In charge from 2012, Mick McCarthy pushed Ipswich ever closer to the Premier League –though injury to another academy prospect, Andre Dozzell, an England U-17 captain, hindered consistency. McCarthy left to take the Ireland job, and former Norwich manager Paul Lambert couldn’t stop the rot in 2018-19. Ipswich sank to the third tier for the first time since 1957.

By the time of the pandemic, with little prospect of promotion, supporters had had enough of Lambert and owner Marcus Evans, staging protests at the training ground. The Scot stayed until February 2021, his eventual managerial replacement being former Wolves midfielder Paul Cook, while the publicity-shy Evans sold the club to US investors, some also involved with USL team Phoenix Rising in Arizona.

Results so far have been muted – fans may not be so quiet.

Ground Guide

The field of dreams – and the stands around it

The home of Ipswich Town since 1884, Portman Road is ideally located just over the River Orwell from the train station. It also allows the club to honour the memory of its two greatest managers, statues to Sir Alf Ramsey and Sir Bobby Robson placed outside the ground and each two-tiered end named after them.

Home fans gather in the Sir Bobby Robson Stand – under-12s are not allowed in the lower tier there. Away fans are usually allocated blocks V1 and V2 of the upper tier in the older Cobbold Stand on Portman Road – block E in the uncovered lower tier can also be used.

The Magnus Group West Stand is laid out in three tiers and houses the executive boxes – there’s another row in the Cobbold Stand opposite.

Capacity is 30,300.

getting there

Going to the ground – tips and timings

Portman Road is a short walk over the river from the railway station, the stadium ahead on your left. You’ll see the floodlights as your train pulls in. 

The sat nav code for Portman Road is IP1 2DA. There’s a 24hr NCP car park (IP1 2BP, £4.80/day) right by the away end on Portman Road but with only 45 spaces, it tends to fill up on match days. The 24hr NCP car park (IP2 8AL, £6 Sat, Sun or Mon-Fri after 4pm) by the station is ten times bigger. Between the station and the stadium, there’s also a Pay & Display car park on West End Road (IP1 9AS, £1/hr, £5/day).

getting in

Buying tickets – when, where, how and how much

Advance distribution is via the Planet Blue club shop (Mon-Fri 10am-5pm, match-day Sat 10am-noon) at the corner of the Sir Bobby Robson and Cobbold Stands, over the phone (UK only 03330 050 503) and online. Note that lines and web sales close at noon on a 3pm match day. For all enquiries, contact mainticketoffice@itfc.co.uk.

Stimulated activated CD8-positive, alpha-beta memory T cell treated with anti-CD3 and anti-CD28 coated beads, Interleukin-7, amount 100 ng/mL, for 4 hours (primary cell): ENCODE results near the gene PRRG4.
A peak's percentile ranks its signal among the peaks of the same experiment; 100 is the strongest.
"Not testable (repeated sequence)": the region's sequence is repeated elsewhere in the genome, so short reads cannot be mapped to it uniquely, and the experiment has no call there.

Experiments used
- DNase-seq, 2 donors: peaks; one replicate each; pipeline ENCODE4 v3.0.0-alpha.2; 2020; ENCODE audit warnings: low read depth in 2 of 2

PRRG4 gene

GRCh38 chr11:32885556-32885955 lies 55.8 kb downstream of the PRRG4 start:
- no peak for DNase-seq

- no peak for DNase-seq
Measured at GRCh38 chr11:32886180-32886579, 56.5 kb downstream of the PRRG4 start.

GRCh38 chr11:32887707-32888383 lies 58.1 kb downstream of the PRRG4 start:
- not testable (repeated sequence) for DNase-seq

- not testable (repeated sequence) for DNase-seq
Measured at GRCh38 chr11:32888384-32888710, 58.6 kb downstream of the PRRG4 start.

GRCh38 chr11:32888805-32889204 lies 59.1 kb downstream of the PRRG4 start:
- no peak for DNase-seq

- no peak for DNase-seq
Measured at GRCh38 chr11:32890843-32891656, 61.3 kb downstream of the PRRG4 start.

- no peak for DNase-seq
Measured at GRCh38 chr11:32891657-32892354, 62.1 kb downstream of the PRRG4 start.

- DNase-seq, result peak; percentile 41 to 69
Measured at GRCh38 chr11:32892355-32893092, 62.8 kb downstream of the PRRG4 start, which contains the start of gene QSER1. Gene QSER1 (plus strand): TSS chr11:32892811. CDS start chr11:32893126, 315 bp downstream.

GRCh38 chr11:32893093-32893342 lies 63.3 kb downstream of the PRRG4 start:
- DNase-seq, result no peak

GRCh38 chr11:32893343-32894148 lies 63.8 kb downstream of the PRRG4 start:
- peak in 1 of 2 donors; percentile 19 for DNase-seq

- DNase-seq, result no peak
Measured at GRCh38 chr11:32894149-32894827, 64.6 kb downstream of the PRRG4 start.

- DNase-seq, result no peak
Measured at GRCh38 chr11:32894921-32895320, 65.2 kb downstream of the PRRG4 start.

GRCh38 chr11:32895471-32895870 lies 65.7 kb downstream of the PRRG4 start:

Note that the old ticket office on Constantine Road deals with information and collection only. Derby games against Norwich are all-ticket affairs.

There’s a slight variation in prices according to seat location. For the lower tier behind each goal, it’s £23, £17 for over-65s, £13 for under-22s and £8 for under-19s. For the upper tiers, and most seats along the sideline East and West Stands, it’s £27, discount rates £20-£14-£7. Under-12s are charged £3. For a prime spot in the upper West Stand, you pay £30, reduced rates being £22, £14 and £8.

what to buy

Shirts, kits, merchandise and gifts

The Planet Blue club shop (Mon-Sat 9am-5pm, match days 10am-kick-off & for 30min after final whistle) stocks home tops of classic blue with white trim, current away shirts of white with black side markings, plus retro tops of the type worn by the 1978 FA Cup and 1981 UEFA Cup winning sides. 

There’s also a whole range of retro gear around the 40th anniversary of that European triumph, T-shirts, postcards and keyrings.

Where to Drink

Pre-match beers for fans and casual visitors

With the town centre so close, pub and bar choices are widespread but nearest the stadium, the riverside Station Hotel is well versed in catering to beer-drinking supporters both home and away. Refitted both as a lodging and bar/restaurant in 2015, it’s posh enough to have a wine list and a gin menu. On match days, the policy is usually to close right on the final whistle then liaise with police as to when to re-open that afternoon/evening.

Curve bar/Jane Cody

Any closer to the ground and it’s pretty much home fans only, at the Curve Bar on the corner of Princes Street, for example, or the match-day, bar-lined Fan Zone on the corner of Sir Alf Ramsey Way and Constantine Road. It’s free for ticket holders only from noon to 2.45pm before Saturday kick-offs, and 6pm-7.30pm prior to midweek games.